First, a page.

Replacing the technology you have with less expensive alternatives (like getting OpenOffice for free rather than spending hundreds on Microsoft Office) can save you money, but it won’t really upgrade your business.
Bottom line, most people see a word processor as just a word processor, and a computer as just a computer, and don’t gain by replacing one version with another.
Automating manual processes and reducing the time spent gathering information needed to make decisions will cost money but improve business processes. Your trusted technology advisor (you did get one since I recommended that last time, right?) can help you in more ways than you know. In fact, that’s exactly why they can help you: they know ways technology can improve your business you don’t know. So let’s look at three steps to get even more bang for your technology buck.
First, get a whiteboard or chalkboard or a roll of white butcher paper. Pick a business process, any business process. Any area of concern makes a good starting point. Often small businesses need to rework their ordering or billing process, or you may need to get a grip on what your three salespeople are really doing.
At the whiteboard, list every step of a process, like paying invoices. First shot at this seems really simple: get invoice, pay invoice. Dig deeper. Who receives the invoice? Put that person at the start of the process on the whiteboard. Who files the invoice? Put that down. Who checks to see if the price on the invoice matches the price on the purchase order? Write that down. Who verifies the items invoiced actually match the items received? Write that down.
You can’t do this alone. You need everyone involved in the process to participate. That’s why I recommend a whiteboard, so you can make the discovery process visible to everyone. When someone comes in and says, “Hey, I sometimes check inventory levels before we order parts,” you have to add their involvement in the process.
Warning: this will be painful at first. What appears to be a well-run office may turn into a Keystone Kops episode of papers going here and there, people using sticky notes to pass along vital information, and multiple steps where a misplaced paper means the entire system breaks down. Owners of less automated companies tend to be shocked at how many steps an office manager must go through to handle what appears to be a simple task.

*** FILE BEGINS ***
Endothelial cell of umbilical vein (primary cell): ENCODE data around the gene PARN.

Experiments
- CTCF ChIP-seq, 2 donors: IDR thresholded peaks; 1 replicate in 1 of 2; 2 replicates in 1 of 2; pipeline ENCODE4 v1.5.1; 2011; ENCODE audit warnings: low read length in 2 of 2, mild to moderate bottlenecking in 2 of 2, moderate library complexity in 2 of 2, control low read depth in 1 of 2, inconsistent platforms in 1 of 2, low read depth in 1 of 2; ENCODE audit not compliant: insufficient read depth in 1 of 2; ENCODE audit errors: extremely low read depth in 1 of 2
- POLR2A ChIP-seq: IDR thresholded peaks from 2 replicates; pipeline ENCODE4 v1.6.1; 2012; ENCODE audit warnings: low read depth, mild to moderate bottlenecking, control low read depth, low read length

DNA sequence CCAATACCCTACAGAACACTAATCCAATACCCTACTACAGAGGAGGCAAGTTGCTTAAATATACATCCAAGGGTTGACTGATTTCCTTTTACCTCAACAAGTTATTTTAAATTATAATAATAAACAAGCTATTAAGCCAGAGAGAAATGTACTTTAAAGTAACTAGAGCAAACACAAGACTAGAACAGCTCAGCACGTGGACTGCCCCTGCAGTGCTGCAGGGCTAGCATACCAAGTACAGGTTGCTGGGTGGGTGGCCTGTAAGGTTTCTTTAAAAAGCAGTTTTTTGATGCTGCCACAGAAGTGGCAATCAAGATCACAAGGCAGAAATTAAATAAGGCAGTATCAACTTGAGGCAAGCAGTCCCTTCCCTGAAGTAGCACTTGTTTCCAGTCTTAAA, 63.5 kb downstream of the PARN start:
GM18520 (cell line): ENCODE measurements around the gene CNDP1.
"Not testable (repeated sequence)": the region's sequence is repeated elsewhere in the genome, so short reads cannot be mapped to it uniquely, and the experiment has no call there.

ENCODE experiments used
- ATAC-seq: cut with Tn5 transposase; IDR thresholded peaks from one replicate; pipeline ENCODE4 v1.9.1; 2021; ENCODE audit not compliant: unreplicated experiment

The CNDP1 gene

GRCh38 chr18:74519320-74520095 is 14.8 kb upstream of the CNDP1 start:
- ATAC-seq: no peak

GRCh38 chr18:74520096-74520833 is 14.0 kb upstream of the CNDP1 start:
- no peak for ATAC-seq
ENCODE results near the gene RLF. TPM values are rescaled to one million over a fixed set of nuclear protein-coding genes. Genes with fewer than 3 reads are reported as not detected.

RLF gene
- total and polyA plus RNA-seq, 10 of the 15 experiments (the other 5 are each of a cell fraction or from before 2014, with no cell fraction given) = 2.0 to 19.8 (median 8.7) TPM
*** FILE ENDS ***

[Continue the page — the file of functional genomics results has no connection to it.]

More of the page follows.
If you’ve never been trained in sales management and the sales process, try whiteboarding a sale from the initial customer contact to payment for your product or service by that customer. How many steps did it take? How many calls did the salesperson make to find a willing prospect? How many meetings until the first sale? If you don’t know these answers now, get out your whiteboard and dry erase markers. Make the salespeople explain every step, every call, and every contact in the sales process. You may wonder how you can sell anything though the maze that will appear on your whiteboard.
The second step hurts less at first, then gets more painful: list constraints on the process. How long does an invoice received in the mail sit until filed? What happens if the receiving clerk doesn’t count incoming materials right away? Do you have more potential customers than available salespeople?
Here comes the painful part: the owner and/or managers of small businesses are almost always a tremendous constraint on balky processes. Approve invoices before payment. Verify credit for new customers. Meet with the marketing consultant for new brochures. All these take time, and management bandwidth constrains every small business. If you’re the owner or manager, you’re a big part of the problem.
Finally, after your processes are “documented” as much as possible, call in outside technology help. If you don’t have someone you trust, get referrals from other business owners. Check references carefully, because some technical “experts” are just low-level salespeople with a card that says consultant.
Bring in your technical expert candidates, one at a time, and show them your whiteboard full of convoluted process diagrams. You’ll be embarrassed the first time, I guarantee, but you won’t have anything worse than an experienced consultant has seen before.
Ask the expert to suggest technology to streamline your processes and straighten out the maze on the whiteboard. Different experts will come up with different answers reflecting their backgrounds. Business process experts love turning paper into electronic documents, collaboration experts want better communication options, and sales experts like mobile technology for outside workers.
Pick a process to start with that’s small enough to upgrade fairly quickly. You may need a scanner and electronic filing cabinet to improve paper flow through Accounts Payable and Accounts Receivable, or you may just need training on the multi-function printer/scanner you already have. You may need to upgrade your paper sales reports into sales tracking software. Do something, but do small things first. Don’t sign some huge contract to fix everything, and don’t trust a consultant who suggests that.
You will spend money, yes. But you will gain control and time, which is often worth more than mere dollars.
Reader Milan says only a third of his existing technical support customers ask for help when they hit problems like this. Why not more? “Small business owners tend to be independent people.” Yes, which is how they keep their business running. If that’s you, it’s time to make your business run better.
Also, “people believe experts often tell them things they don’t want to know.” True again, but this time you’re controlling the conversation. You discovered the processes needing upgrades. The experts are there to suggest the best ways to help you fix the problems you found yourself.